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08/29 2012

The Seven Habits of… Highly Unsuccessful Executives!

Sure, the Seven Habits of Highly Effective People have been well-publicized.   But what about the common characteristics of unsuccessful executives?

As reported recently in Forbes on-line, Professor Syndney Finkelstein of Dartmouth’s Tuck School of Business published an article entitled “Why Smart Executives Fail” some eight years ago — and his words of wisdom continue to ring true as we survey the corporate landscape of today.

According to Finkelstein, here are the habits of unsuccessful executives — leaders beware!

  1. Habit #1:  Seeing their companies as dominating their environment:  Leaders demonstrating this habit fail to realize the changing nature of the business environment  — as well as the role of timing and circumstance — in determining their overall success.  Leaders displaying this habit overestimate their personal importance to their organizations –and see subordinates simply as agents to execute the leader’s vision for the company.  This results in leaders who ignore market messages and input from staff — which is never a good recipe for success.
  2. Habit #2:  Identifying so completely with their company that there is no clear distinction between their personal interests and the corporation’s interests:  At first,  this tendency may actually seem beneficial.  However, instead of treating companies as entities that need nurturing, failed leaders treat the company as an extension of themselves — hence a “private empire” mentality takes hold.  CEO’s displaying this habit use their companies to carry-out personal ambitions — including using corporate funds for personal reasons, including perks.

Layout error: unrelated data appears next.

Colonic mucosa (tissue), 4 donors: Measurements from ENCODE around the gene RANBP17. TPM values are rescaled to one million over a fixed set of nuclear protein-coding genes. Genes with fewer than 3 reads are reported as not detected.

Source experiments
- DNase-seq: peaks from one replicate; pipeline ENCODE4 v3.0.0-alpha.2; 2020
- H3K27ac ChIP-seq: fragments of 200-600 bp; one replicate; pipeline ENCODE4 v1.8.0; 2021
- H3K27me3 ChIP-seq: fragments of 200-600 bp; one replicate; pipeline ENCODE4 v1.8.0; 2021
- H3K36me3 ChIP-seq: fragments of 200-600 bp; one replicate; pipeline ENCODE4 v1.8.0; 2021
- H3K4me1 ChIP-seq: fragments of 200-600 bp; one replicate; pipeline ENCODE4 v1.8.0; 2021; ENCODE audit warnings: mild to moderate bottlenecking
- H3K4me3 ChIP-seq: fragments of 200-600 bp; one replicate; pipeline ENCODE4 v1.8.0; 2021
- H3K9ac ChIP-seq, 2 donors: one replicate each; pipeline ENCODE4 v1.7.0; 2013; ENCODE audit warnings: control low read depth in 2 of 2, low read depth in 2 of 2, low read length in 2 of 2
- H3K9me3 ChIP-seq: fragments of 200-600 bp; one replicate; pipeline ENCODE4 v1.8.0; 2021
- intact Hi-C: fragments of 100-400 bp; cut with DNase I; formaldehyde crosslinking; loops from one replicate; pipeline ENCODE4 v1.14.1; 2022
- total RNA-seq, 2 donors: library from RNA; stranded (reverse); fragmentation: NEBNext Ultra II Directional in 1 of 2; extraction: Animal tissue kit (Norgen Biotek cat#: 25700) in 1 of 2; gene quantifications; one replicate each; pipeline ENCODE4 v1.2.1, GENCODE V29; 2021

3. Habit #3:  They think that they have all of the answers:  While it is easy to think of a leader who makes quick decisions as being decisive and dynamic, the truth is that leaders who operate in this manner not only fail to engage in appropriate fact finding — they also fail to ask for input from others, and fail to see problems (or make corrections) when they arise.
  4. Habit #4:  They ruthlessly eliminate anybody who isn’t completely behind them:  For these leaders, any manager who hesitates to embrace the leader’s vision has two choices — get with the plan or leave.  However, by eliminating all dissenting and contrasting viewpoints, these CEO’s drive dissent underground, which makes the entire organization suffer.   Leaders with everyone behind them miss-out on the critical information that only comes from hearing dissenting points of view.
  5. Habit #5:   They are consummate spokespersons, obsessed with company image:  Focused on appearances, these leaders often substitute the accomplishment of work objectives with “simply appearing” to accomplish things.  An extension of this habit involves using financial reports mainly as a public-relations tool, rather than a tool to drive higher levels of actual corporate performance.
  6. Habit #6:  Underestimating Obstacles:  CEO’s who are too enamored of their vision frequently fail to think about how they will actually achieve their objectives.  This results in a CEO who consistently downplays the significance of obstacles –which is demoralizing to those staff members who are having to deal with them –and also results in the CEO having unrealistic expectations.
  7. Habit #7:  Stubbornly relying on what worked for them in the past:  In an attempt to capitalize on core strengths, CEO’s exhibiting this habit may bring products to markets that no longer exist, or they fail to consider innovations in technology that could enhance operations.   Using their own career as a sole frame of reference, such CEO’s frequently repeat the same behaviors that led them to success in previous situations — without taking the time to evaluate how external circumstances have changed.

Forbes concludes that if you personally are exhibiting any of these traits, it is time to stamp them out of your managerial repertoire.  Finally, the article concludes that if your boss or several senior executives are displaying these traits — it may be time to find a new job!

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